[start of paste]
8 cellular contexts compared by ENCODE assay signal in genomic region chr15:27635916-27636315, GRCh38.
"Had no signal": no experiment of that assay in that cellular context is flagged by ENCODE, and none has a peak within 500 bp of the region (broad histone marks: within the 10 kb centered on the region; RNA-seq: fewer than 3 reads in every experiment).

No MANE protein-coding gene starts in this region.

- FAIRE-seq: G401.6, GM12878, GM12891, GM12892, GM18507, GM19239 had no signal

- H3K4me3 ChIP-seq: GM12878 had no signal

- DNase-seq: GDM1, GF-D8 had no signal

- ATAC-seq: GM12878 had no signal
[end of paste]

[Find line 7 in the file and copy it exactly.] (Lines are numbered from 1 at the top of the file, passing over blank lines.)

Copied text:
- ATAC-seq: GM12878 had no signal